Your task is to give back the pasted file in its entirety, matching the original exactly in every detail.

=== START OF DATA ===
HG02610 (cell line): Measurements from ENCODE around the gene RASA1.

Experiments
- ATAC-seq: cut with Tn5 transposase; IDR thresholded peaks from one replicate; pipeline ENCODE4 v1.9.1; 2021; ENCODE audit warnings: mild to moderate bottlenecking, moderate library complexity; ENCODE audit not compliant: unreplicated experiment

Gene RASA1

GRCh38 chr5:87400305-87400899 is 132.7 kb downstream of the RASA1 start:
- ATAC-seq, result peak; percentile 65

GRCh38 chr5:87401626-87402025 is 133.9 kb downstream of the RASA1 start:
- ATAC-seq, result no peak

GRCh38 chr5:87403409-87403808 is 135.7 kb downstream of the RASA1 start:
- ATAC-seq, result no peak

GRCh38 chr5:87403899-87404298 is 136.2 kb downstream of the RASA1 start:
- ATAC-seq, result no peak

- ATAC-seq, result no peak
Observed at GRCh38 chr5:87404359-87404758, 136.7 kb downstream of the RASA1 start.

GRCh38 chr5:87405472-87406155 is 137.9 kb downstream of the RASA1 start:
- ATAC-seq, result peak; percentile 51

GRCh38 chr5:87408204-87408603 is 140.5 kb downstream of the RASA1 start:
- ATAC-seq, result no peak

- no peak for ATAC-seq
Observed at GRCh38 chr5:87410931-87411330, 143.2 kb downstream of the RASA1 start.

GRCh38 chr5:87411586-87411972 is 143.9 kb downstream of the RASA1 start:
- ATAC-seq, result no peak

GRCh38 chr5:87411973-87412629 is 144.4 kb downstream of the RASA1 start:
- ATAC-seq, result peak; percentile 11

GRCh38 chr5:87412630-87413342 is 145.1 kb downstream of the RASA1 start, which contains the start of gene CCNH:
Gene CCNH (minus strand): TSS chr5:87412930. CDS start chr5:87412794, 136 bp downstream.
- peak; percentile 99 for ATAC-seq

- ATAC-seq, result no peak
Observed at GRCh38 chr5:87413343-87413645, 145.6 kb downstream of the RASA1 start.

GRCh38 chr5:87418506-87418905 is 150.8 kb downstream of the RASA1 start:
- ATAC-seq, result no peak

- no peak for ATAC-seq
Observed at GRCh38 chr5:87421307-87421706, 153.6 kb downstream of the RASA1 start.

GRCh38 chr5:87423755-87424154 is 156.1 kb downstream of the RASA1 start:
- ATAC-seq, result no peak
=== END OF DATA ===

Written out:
HG02610 (cell line): Measurements from ENCODE around the gene RASA1.

Experiments
- ATAC-seq: cut with Tn5 transposase; IDR thresholded peaks from one replicate; pipeline ENCODE4 v1.9.1; 2021; ENCODE audit warnings: mild to moderate bottlenecking, moderate library complexity; ENCODE audit not compliant: unreplicated experiment

Gene RASA1

GRCh38 chr5:87400305-87400899 is 132.7 kb downstream of the RASA1 start:
- ATAC-seq, result peak; percentile 65

GRCh38 chr5:87401626-87402025 is 133.9 kb downstream of the RASA1 start:
- ATAC-seq, result no peak

GRCh38 chr5:87403409-87403808 is 135.7 kb downstream of the RASA1 start:
- ATAC-seq, result no peak

GRCh38 chr5:87403899-87404298 is 136.2 kb downstream of the RASA1 start:
- ATAC-seq, result no peak

- ATAC-seq, result no peak
Observed at GRCh38 chr5:87404359-87404758, 136.7 kb downstream of the RASA1 start.

GRCh38 chr5:87405472-87406155 is 137.9 kb downstream of the RASA1 start:
- ATAC-seq, result peak; percentile 51

GRCh38 chr5:87408204-87408603 is 140.5 kb downstream of the RASA1 start:
- ATAC-seq, result no peak

- no peak for ATAC-seq
Observed at GRCh38 chr5:87410931-87411330, 143.2 kb downstream of the RASA1 start.

GRCh38 chr5:87411586-87411972 is 143.9 kb downstream of the RASA1 start:
- ATAC-seq, result no peak

GRCh38 chr5:87411973-87412629 is 144.4 kb downstream of the RASA1 start:
- ATAC-seq, result peak; percentile 11

GRCh38 chr5:87412630-87413342 is 145.1 kb downstream of the RASA1 start, which contains the start of gene CCNH:
Gene CCNH (minus strand): TSS chr5:87412930. CDS start chr5:87412794, 136 bp downstream.
- peak; percentile 99 for ATAC-seq

- ATAC-seq, result no peak
Observed at GRCh38 chr5:87413343-87413645, 145.6 kb downstream of the RASA1 start.

GRCh38 chr5:87418506-87418905 is 150.8 kb downstream of the RASA1 start:
- ATAC-seq, result no peak

- no peak for ATAC-seq
Observed at GRCh38 chr5:87421307-87421706, 153.6 kb downstream of the RASA1 start.

GRCh38 chr5:87423755-87424154 is 156.1 kb downstream of the RASA1 start:
- ATAC-seq, result no peak